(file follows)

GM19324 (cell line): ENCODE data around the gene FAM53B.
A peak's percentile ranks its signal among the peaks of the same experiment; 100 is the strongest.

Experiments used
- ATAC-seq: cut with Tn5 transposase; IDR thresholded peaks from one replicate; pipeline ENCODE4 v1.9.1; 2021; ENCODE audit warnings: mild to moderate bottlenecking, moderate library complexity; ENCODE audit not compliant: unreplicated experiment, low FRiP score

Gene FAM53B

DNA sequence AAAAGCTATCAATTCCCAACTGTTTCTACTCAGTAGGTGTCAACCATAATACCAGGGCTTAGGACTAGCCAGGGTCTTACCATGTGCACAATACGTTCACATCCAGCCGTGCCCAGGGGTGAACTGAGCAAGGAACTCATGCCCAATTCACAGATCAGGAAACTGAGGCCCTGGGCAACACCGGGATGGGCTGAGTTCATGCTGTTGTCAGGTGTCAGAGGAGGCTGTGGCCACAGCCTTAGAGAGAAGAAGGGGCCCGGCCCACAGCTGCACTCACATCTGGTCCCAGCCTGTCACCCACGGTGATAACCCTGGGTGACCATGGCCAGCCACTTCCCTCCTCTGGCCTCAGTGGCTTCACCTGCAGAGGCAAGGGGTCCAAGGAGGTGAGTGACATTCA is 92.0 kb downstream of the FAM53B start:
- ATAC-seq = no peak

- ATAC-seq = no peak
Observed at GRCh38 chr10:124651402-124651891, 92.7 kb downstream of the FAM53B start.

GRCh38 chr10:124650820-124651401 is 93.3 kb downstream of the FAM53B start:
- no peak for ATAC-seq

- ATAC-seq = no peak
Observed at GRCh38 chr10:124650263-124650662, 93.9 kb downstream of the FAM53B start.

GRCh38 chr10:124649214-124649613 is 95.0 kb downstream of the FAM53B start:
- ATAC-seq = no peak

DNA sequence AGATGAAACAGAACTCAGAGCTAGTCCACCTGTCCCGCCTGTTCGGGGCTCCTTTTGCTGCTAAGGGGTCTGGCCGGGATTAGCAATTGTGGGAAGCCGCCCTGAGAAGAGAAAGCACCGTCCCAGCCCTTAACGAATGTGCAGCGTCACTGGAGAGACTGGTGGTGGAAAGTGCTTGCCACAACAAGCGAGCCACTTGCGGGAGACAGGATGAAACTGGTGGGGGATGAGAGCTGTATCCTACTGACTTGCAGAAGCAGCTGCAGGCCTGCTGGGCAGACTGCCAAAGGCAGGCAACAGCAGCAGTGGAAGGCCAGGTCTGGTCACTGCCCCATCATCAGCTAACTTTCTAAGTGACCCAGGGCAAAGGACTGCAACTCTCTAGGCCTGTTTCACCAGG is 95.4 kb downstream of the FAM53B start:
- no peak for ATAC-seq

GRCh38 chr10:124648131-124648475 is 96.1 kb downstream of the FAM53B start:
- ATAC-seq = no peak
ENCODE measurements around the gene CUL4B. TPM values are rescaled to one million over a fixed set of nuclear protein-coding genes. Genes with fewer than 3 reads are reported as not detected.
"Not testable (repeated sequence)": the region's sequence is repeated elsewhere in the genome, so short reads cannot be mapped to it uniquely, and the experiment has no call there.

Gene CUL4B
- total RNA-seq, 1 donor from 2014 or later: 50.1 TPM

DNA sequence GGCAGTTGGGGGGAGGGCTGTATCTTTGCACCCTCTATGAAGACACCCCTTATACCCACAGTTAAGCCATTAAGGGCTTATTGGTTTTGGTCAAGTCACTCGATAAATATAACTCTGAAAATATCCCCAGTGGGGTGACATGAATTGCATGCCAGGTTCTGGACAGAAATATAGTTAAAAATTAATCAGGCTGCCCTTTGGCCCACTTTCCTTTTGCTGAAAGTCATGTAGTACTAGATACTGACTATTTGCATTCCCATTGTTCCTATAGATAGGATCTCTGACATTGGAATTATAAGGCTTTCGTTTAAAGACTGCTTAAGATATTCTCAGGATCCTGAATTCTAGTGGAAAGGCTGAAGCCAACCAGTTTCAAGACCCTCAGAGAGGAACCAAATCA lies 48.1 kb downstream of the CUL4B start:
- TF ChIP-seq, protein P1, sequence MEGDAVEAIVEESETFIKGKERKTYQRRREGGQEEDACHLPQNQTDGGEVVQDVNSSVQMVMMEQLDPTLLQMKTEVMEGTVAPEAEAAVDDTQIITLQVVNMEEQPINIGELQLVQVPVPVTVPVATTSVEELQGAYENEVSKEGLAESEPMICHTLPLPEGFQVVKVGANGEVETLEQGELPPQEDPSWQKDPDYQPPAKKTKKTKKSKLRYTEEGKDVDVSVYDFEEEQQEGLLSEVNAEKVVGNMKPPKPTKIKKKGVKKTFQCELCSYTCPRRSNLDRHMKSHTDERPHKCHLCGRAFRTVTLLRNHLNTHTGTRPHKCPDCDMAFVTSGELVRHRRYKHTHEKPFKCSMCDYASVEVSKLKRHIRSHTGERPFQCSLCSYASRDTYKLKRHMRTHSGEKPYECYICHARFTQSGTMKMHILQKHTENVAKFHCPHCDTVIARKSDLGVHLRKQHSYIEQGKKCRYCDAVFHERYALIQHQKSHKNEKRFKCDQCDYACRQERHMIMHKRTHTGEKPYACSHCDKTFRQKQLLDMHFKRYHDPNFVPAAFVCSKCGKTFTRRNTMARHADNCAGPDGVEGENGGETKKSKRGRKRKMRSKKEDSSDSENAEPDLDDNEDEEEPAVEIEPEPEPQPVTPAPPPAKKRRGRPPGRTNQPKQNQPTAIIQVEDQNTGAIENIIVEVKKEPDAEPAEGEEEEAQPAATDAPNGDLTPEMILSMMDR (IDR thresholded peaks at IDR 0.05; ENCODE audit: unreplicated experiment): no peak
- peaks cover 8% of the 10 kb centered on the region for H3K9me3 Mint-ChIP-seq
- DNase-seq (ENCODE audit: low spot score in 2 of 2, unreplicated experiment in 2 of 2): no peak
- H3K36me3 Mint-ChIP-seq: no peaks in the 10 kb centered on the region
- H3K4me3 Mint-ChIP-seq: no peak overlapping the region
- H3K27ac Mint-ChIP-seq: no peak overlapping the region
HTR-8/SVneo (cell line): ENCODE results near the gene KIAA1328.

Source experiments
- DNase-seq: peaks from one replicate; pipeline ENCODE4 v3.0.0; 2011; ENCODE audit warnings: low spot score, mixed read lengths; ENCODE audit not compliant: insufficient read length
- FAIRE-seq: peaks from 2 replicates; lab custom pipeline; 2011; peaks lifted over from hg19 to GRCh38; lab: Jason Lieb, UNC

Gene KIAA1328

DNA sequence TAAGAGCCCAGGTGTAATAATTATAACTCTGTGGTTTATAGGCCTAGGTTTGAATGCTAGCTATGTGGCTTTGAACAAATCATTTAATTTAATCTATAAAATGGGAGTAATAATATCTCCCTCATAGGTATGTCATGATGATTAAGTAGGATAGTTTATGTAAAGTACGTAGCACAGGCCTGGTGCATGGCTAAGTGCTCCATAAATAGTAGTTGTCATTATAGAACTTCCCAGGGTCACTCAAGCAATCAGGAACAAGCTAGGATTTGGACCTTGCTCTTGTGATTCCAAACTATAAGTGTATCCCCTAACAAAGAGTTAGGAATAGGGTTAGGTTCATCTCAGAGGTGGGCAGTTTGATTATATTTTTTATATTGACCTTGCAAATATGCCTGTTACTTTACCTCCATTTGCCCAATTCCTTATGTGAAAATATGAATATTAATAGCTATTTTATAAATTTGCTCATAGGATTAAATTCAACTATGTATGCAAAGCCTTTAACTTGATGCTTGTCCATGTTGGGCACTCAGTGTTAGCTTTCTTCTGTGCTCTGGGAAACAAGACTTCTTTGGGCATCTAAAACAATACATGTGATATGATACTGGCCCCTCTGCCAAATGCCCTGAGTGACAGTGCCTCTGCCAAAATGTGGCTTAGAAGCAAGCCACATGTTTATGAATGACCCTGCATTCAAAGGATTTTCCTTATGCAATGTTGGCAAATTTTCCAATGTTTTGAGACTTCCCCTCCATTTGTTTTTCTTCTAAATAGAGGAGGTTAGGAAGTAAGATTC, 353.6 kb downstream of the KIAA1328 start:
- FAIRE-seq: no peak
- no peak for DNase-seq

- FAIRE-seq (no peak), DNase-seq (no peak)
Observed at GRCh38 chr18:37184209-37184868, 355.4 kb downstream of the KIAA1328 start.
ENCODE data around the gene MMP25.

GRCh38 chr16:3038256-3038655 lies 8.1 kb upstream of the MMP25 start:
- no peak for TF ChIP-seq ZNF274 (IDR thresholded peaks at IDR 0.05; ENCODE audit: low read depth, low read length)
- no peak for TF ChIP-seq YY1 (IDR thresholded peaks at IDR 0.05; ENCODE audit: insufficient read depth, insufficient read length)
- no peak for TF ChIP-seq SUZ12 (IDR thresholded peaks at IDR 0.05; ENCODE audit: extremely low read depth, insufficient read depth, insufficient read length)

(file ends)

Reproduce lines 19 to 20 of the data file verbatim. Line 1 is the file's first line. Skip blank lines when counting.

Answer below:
- ATAC-seq = no peak
ENCODE measurements around the gene CUL4B. TPM values are rescaled to one million over a fixed set of nuclear protein-coding genes. Genes with fewer than 3 reads are reported as not detected.